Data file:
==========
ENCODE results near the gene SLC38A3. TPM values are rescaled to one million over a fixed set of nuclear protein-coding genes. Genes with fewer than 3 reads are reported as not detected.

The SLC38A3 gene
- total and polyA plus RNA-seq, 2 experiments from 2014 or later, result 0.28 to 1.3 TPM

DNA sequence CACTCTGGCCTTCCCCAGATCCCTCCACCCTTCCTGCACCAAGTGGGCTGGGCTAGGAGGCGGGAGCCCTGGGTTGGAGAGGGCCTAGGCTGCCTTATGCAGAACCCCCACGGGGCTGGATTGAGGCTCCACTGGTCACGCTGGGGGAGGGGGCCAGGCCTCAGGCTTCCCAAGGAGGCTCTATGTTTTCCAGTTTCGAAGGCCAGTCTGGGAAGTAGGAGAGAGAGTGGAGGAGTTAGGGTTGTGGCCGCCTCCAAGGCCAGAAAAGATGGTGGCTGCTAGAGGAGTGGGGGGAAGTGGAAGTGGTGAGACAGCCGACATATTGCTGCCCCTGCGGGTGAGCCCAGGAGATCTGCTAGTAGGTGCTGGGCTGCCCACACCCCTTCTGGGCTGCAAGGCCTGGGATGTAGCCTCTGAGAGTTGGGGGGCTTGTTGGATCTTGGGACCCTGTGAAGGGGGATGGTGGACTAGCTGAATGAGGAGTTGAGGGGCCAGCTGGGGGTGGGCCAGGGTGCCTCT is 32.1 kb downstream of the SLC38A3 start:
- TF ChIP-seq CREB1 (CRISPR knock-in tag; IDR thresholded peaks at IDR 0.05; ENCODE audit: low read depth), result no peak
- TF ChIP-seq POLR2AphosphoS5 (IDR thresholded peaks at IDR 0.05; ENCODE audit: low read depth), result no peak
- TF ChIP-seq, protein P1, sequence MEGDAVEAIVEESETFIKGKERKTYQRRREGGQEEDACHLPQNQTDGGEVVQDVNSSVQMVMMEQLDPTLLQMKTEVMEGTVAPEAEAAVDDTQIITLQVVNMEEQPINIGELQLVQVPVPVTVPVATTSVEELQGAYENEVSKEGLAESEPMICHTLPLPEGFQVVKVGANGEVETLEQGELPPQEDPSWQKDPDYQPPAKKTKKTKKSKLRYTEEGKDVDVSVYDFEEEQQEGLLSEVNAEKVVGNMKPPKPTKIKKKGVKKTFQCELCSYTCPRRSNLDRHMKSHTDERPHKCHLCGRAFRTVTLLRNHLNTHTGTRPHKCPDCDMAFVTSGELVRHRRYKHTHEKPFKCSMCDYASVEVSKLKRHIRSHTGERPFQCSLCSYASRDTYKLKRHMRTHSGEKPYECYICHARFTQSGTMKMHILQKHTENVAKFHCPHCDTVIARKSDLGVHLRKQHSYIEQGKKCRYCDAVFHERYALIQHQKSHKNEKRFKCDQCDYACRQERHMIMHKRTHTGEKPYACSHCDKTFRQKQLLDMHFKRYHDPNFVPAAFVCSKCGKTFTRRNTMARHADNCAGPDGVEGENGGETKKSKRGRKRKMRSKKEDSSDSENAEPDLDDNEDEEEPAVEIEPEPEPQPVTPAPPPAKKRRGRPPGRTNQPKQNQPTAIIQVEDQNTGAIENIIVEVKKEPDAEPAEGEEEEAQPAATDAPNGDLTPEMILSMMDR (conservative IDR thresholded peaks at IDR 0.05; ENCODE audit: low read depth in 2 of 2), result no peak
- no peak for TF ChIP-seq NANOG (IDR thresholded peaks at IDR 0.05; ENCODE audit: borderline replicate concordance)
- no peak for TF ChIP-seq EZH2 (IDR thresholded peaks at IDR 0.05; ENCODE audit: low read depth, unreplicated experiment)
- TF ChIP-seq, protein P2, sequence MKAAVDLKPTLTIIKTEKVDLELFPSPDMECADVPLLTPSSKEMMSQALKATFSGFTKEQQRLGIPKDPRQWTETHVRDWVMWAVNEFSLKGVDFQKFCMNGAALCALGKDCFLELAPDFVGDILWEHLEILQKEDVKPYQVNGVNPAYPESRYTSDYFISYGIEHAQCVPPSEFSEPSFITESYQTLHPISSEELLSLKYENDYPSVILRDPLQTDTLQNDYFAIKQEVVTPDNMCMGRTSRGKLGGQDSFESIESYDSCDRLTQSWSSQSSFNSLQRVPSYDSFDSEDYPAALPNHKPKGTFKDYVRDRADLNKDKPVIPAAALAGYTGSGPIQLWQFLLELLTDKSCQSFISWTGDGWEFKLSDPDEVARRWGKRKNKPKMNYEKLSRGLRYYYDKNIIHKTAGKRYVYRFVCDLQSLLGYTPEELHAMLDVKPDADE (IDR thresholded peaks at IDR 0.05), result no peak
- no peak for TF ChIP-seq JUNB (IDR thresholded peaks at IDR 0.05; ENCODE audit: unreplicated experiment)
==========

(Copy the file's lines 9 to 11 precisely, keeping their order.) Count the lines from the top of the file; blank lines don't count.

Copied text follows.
- no peak for TF ChIP-seq EZH2 (IDR thresholded peaks at IDR 0.05; ENCODE audit: low read depth, unreplicated experiment)
- TF ChIP-seq, protein P2, sequence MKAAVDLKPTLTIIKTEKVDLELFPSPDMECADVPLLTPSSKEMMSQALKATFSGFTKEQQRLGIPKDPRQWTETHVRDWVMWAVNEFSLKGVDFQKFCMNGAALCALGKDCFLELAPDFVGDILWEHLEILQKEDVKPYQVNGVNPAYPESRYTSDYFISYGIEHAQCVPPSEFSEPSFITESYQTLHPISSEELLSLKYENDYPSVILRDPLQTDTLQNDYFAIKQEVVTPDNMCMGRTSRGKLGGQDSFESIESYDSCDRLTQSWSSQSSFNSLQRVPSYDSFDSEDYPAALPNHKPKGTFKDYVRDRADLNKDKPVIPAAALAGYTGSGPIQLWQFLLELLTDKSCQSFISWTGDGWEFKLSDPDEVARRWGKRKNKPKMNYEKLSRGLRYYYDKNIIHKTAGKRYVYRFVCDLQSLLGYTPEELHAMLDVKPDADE (IDR thresholded peaks at IDR 0.05), result no peak
- no peak for TF ChIP-seq JUNB (IDR thresholded peaks at IDR 0.05; ENCODE audit: unreplicated experiment)